August 30, 2022
There was a time that facility managers focused on the need for air exchange without having a working knowledge of the impact on optimal comfort and safety levels for all building occupants. The ORFA has raised awareness of the importance of building operators tracking outside weather conditions to maximize facility air handling equipment and to ensure the best conditions for aquatic water, wood design and furniture as well as ice conditions. While air exchange may remove toxic air levels, precision humidity control will help increase building comfort while also providing a safer environment to breathe.
In all aspects of recreation facility management and operations, the building team needs to focus on understanding relative humidity (RH), HVAC and filtration innovations. In a post pandemic world, there is an increased awareness to what health benefits are associated with these operational focal points. The ORFA Ice Making and Painting Technologies (IMPT) course first introduced the science of building air management and how inadequate indoor air would impact ice making, paint application and ultimately ice conditions. ORFA aquatic courses continue to explore how humidity levels impact user comfort, as well as air quality.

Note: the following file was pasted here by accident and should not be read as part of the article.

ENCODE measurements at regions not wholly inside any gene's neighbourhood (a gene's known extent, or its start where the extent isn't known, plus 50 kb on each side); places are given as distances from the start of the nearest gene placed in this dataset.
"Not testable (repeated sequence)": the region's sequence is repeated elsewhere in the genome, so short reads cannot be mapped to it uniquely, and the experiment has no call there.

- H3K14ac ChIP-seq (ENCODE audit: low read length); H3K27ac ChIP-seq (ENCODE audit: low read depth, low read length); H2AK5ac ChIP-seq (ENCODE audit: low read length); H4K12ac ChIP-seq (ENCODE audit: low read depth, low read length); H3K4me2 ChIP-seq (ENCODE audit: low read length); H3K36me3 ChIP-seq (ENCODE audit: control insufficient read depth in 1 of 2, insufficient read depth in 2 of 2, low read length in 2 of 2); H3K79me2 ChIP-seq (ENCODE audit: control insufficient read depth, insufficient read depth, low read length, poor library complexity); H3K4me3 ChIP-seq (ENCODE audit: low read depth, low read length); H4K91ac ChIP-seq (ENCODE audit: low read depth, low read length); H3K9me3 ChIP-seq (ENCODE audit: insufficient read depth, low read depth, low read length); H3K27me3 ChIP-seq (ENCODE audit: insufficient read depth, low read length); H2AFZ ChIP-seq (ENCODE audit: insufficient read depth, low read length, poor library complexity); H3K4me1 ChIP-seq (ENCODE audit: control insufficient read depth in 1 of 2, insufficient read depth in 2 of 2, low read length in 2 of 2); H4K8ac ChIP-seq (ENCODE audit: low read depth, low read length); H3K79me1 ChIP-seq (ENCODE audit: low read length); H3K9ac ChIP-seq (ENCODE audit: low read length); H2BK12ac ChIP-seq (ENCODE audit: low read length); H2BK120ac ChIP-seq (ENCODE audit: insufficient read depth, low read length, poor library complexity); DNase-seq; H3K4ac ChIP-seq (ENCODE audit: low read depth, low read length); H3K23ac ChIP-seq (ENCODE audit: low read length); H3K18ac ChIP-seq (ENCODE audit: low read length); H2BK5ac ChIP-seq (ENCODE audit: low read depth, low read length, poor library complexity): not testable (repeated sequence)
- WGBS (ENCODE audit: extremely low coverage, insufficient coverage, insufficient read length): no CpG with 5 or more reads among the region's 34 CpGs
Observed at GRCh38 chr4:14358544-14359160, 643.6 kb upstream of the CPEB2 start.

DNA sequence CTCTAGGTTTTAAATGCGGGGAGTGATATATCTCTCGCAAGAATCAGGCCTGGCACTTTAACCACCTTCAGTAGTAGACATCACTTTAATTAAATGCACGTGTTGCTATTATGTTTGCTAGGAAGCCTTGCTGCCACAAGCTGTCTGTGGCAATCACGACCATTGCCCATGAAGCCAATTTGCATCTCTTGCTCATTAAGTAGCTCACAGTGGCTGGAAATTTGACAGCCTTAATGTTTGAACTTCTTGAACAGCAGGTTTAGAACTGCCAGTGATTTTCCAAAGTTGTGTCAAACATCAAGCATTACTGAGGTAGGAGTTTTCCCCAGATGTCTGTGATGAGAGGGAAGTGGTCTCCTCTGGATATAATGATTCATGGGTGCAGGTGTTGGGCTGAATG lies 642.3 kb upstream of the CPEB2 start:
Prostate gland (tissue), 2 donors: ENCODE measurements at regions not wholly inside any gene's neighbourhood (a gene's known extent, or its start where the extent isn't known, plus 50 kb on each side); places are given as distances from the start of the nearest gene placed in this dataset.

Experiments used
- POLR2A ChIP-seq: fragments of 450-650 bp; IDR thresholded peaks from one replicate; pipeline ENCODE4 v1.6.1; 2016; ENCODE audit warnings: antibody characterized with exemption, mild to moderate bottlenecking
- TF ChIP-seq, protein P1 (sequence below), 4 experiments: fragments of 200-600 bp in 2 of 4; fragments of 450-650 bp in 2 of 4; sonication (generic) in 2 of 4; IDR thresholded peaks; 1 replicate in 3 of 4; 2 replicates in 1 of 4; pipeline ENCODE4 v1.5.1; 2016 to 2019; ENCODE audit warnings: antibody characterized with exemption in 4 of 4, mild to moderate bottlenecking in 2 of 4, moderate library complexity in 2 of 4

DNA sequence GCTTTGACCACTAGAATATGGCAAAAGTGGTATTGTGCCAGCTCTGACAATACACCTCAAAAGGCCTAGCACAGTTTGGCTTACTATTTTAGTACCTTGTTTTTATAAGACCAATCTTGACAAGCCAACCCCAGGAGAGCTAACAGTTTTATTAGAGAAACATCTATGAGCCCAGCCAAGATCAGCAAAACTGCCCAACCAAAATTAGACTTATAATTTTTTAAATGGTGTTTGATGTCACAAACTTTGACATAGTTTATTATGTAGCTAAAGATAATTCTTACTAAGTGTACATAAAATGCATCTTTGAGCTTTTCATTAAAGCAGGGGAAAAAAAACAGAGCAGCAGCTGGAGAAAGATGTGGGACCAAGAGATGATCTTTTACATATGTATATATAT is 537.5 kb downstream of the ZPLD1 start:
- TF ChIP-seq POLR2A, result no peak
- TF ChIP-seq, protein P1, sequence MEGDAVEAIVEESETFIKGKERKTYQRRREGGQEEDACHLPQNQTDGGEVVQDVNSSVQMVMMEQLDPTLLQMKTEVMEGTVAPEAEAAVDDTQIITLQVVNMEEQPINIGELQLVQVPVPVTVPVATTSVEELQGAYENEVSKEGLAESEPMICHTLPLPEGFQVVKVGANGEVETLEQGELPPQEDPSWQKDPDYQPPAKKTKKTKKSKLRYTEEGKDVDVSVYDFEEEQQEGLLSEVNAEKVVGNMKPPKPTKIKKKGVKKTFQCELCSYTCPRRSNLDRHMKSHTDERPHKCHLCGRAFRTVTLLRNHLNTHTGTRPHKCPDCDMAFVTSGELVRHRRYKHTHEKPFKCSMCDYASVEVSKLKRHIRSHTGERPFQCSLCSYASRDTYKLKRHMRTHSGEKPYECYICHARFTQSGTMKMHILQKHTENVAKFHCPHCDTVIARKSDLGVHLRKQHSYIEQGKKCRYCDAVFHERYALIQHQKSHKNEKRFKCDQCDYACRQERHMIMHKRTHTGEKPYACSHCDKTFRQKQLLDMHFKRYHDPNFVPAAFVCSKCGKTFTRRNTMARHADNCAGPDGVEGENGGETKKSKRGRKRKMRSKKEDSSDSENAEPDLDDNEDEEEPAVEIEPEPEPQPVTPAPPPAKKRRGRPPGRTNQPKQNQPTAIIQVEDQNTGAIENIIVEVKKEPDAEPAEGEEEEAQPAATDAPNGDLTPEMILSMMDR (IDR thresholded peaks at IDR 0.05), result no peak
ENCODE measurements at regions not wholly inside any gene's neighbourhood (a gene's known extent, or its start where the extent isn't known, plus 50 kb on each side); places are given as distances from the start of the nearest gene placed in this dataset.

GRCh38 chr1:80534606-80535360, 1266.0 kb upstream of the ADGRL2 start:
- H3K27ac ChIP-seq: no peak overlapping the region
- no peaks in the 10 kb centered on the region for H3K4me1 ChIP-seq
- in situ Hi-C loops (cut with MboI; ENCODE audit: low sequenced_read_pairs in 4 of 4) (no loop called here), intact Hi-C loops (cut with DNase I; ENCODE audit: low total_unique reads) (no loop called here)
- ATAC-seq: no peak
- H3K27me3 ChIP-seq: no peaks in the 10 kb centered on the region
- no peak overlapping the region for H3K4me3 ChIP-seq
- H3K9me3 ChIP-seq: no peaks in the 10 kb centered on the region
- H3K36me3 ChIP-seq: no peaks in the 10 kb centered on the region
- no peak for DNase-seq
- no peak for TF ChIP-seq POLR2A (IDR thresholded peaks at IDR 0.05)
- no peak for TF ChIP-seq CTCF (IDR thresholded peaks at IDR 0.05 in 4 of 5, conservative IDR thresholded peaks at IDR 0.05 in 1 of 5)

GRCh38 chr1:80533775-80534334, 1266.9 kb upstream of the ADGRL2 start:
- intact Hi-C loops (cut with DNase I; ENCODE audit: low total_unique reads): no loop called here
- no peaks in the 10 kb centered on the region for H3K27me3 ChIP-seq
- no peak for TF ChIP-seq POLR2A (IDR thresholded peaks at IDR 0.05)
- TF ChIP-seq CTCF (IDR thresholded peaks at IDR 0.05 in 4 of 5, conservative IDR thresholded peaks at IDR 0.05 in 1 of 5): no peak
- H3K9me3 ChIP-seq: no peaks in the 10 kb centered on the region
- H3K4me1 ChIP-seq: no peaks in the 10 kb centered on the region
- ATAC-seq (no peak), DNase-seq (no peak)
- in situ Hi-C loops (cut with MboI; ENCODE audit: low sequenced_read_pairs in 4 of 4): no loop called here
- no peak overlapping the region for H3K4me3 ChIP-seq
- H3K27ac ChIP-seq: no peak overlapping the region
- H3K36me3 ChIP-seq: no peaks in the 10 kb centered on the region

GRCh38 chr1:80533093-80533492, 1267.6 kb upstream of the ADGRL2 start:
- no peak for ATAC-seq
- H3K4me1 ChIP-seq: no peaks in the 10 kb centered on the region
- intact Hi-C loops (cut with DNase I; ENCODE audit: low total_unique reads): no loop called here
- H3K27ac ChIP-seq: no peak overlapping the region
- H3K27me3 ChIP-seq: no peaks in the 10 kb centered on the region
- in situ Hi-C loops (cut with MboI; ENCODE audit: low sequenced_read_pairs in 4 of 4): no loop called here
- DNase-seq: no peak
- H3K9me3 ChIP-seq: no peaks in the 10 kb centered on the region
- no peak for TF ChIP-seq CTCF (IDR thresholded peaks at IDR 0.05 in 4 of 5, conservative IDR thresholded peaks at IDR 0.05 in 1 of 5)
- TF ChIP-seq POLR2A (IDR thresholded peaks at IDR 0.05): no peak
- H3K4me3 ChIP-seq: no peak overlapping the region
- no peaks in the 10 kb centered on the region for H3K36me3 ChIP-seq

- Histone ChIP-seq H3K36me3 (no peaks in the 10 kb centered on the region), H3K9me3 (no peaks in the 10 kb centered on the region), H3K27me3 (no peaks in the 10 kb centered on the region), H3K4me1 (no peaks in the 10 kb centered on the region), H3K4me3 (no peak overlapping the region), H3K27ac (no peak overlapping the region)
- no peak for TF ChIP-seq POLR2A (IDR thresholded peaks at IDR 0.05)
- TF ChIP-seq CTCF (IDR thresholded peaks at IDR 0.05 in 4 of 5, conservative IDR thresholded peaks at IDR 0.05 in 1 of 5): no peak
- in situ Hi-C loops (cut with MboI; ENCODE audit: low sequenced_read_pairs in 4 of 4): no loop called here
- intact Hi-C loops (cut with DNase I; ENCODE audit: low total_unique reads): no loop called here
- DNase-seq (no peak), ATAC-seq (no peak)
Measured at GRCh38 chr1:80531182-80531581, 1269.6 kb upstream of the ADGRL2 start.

Humidity is the amount of water vapour present in the air expressed as a percentage. When RH is at 100 percent outside, it is raining. When RH is at 10 percent outside, the environment is very dry. But where do we need to keep the RH values inside a building? The general design parameters of RH control are between 40 and 60 percent. This range is designated as “comfort zone” for humans. When HVAC systems have a difficult time meeting these parameters, this introduces unnecessary risk into buildings. A facility’s indoor air quality will drop quickly if the RH values are allowed to fluctuate outside these boundaries. The more fluctuation, or the more hours per year a building operates outside of these parameters, the more likely there will be an indoor air quality (IAQ) issue and unnecessary risk of poor air quality and ice conditions. Long-term impact could include moisture damage or mold, which would reduce the projected lifecycle of the structure.